While most Australians have never heard of the plant disease known as myrtle rust (Austropuccinia psidii), the scientific community monitoring its spread and impact are very concerned.
The fungal disease arrived here only eight years ago but has already been compared to feral cats for its potential to wipe out native species.
Myrtle rust affects many species in the family Myrtaceae (Eucalypt family) including several rainforest species in the Australian and New Zealand flora. It has already been shown to have severely decreased the natural occurrence of once widespread rainforest trees like the scrub stringybark (Rhodamnia rubescens) and the native guava (Rhodomyrtus psidioides) in NSW and Queensland.
In April last year, myrtle rust was confirmed on the Kermadec Islands, approximately 1,000 km north east of Aotearoa New Zealand. By May it had been detected on the North Island. Within three months there were 101 confirmed myrtle rust sites, affecting four native NZ genera of Myrtaceae and threatening species of immense cultural, economic and ecological significance.
The first response of the New Zealand government, the Māori Biosecurity Network Te Tira Whakamātaki and the Millennium Seed Bank Partnership (MSBP, managed by the Royal Botanic Garden Kew) was to urgently start a seed collection and storage program.
Specialist training in wild plant seed conservation techniques, supported by MSB and the NZ government, was delivered during two five-day courses were held in Wellington and Auckland in December for practitioners from all around New Zealand. The courses covered the theory and practice of wild species seed conservation as well as Myrtaceae identification.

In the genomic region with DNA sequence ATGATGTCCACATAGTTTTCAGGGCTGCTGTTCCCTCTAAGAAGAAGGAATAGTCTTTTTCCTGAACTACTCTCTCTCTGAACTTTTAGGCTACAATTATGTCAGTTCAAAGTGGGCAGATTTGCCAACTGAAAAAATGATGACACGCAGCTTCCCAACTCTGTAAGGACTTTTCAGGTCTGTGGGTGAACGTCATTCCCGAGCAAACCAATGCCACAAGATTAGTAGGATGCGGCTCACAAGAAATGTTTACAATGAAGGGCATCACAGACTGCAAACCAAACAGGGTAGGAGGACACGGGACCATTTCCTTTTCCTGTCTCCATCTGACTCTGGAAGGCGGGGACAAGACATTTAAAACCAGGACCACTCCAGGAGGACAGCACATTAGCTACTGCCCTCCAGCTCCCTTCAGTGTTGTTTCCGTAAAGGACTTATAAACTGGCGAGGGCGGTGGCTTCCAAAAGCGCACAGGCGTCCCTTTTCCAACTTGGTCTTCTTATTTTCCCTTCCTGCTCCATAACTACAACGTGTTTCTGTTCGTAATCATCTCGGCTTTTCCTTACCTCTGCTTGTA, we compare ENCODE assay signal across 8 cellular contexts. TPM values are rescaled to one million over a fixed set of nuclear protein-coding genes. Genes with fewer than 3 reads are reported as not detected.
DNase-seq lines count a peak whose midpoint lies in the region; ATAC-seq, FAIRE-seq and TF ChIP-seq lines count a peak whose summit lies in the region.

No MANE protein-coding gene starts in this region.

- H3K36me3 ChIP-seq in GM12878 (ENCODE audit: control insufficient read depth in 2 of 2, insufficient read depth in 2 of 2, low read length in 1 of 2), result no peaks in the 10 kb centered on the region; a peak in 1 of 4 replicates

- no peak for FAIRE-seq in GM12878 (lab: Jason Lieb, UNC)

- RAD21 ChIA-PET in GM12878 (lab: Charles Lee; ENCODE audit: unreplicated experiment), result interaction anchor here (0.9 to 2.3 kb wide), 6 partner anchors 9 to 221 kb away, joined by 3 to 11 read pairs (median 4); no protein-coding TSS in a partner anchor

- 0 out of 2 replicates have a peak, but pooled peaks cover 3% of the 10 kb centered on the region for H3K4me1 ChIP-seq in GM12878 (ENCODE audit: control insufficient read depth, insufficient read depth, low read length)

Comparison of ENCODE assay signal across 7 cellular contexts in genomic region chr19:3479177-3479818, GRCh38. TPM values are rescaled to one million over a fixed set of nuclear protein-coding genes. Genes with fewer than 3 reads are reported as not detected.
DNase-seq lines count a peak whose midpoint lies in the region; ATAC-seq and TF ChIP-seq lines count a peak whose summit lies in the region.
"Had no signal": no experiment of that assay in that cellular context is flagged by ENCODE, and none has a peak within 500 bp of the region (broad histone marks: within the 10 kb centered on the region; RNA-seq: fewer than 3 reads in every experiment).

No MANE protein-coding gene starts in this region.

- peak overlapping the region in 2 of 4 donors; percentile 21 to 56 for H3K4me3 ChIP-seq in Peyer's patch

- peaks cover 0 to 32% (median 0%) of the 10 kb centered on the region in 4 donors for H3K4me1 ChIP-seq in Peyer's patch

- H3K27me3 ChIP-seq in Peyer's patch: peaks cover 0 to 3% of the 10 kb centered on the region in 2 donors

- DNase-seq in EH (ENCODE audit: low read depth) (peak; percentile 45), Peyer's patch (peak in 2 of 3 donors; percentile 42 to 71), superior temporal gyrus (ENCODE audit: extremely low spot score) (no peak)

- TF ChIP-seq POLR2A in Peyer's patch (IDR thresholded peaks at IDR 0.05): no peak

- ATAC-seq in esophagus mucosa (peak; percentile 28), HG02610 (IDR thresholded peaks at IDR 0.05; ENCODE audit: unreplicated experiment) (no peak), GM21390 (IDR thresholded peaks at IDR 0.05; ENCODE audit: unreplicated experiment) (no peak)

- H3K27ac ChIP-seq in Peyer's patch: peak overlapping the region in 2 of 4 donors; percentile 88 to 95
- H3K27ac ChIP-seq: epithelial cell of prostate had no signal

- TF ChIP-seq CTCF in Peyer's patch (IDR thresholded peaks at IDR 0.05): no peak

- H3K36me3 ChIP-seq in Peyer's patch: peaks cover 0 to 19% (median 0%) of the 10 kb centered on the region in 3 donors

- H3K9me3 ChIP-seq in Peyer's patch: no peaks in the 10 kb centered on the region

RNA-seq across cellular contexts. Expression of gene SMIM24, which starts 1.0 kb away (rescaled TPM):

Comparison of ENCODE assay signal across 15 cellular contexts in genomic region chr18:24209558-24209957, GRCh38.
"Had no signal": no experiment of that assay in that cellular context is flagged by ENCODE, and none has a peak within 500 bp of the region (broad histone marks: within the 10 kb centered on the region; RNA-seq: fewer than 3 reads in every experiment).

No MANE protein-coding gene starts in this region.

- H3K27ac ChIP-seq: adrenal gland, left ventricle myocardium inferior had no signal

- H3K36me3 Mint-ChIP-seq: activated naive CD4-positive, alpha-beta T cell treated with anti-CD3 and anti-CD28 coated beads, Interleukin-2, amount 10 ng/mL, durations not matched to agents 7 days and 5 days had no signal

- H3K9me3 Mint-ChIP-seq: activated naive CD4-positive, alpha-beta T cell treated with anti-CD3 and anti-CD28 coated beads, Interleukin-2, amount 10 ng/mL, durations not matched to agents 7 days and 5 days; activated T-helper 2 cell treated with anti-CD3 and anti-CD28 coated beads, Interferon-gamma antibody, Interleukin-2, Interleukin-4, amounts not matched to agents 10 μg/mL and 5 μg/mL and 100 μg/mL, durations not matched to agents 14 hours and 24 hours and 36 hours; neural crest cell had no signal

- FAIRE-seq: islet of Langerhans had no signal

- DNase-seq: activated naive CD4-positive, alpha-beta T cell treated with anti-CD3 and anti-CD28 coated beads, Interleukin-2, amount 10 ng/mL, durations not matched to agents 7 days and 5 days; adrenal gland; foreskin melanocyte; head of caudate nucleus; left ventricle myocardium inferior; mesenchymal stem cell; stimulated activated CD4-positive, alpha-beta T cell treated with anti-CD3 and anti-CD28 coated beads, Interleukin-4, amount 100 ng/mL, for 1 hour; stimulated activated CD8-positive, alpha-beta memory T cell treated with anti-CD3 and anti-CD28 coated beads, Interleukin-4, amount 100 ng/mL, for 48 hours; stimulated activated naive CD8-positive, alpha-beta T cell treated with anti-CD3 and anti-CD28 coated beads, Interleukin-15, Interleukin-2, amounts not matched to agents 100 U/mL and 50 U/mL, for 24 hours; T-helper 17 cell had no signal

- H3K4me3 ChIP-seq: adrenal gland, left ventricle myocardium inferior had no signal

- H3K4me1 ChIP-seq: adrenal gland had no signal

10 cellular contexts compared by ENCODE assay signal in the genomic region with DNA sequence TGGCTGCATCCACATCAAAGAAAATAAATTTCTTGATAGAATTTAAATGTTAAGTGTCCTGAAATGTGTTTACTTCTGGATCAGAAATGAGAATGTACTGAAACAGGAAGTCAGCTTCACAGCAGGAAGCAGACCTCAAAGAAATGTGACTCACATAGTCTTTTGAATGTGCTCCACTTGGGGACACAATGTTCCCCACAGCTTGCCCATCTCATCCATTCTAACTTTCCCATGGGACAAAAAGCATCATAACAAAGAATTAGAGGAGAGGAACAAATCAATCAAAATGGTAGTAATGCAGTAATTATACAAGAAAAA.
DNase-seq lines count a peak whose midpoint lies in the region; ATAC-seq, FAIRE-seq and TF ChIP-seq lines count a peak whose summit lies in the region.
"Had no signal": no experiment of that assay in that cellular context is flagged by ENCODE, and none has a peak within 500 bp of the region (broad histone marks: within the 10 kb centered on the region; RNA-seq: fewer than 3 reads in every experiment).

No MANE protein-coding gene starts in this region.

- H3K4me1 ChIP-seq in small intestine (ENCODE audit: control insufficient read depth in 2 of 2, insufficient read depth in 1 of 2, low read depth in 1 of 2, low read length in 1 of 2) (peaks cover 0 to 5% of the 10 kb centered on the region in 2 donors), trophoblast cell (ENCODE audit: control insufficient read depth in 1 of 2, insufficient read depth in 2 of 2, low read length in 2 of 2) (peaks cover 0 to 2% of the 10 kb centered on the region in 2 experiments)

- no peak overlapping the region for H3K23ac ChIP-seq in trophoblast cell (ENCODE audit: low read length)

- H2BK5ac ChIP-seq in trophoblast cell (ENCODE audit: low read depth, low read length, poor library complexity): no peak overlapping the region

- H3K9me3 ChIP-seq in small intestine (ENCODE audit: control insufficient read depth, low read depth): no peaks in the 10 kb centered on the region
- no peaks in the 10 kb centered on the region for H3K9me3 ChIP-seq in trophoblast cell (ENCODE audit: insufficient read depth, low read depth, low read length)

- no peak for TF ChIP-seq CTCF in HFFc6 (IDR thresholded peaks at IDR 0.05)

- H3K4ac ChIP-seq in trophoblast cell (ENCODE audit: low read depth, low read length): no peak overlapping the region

Graeme Errington (pictured below) from the Australian PlantBank (Australian Botanic Garden Mount Annan) was invited to deliver part of the training, chosen for his expertise in seed collection and storage.
It is hoped that New Zealand and Australia can work together and share knowledge to face the challenges presented by myrtle rust and secure a future for their respective native Myrtaceae species.
The Royal Botanic Garden Sydney and Australian Botanic Garden Mount Annan are part of a network botanic gardens raising awareness, providing expertise and establishing conservation programs in response to the threat of myrtle rust. The science team at our Gardens are working in the following areas:
Taxonomy: Identifying affected plants to ensure that a database of susceptible and vulnerable species is available and accurate
Education: In collaboration with several partners, Garden staff have run workshops in Australia, New Zealand, PNG and Indonesia to empower practitioners to prepare and respond to myrtle rust.
Collaboration: Dr Brett Summerell is a member of the Myrtle Rust Environmental Impact Working Group and is currently part of the national Environmental Impacts of Myrtle Rust forum in Canberra.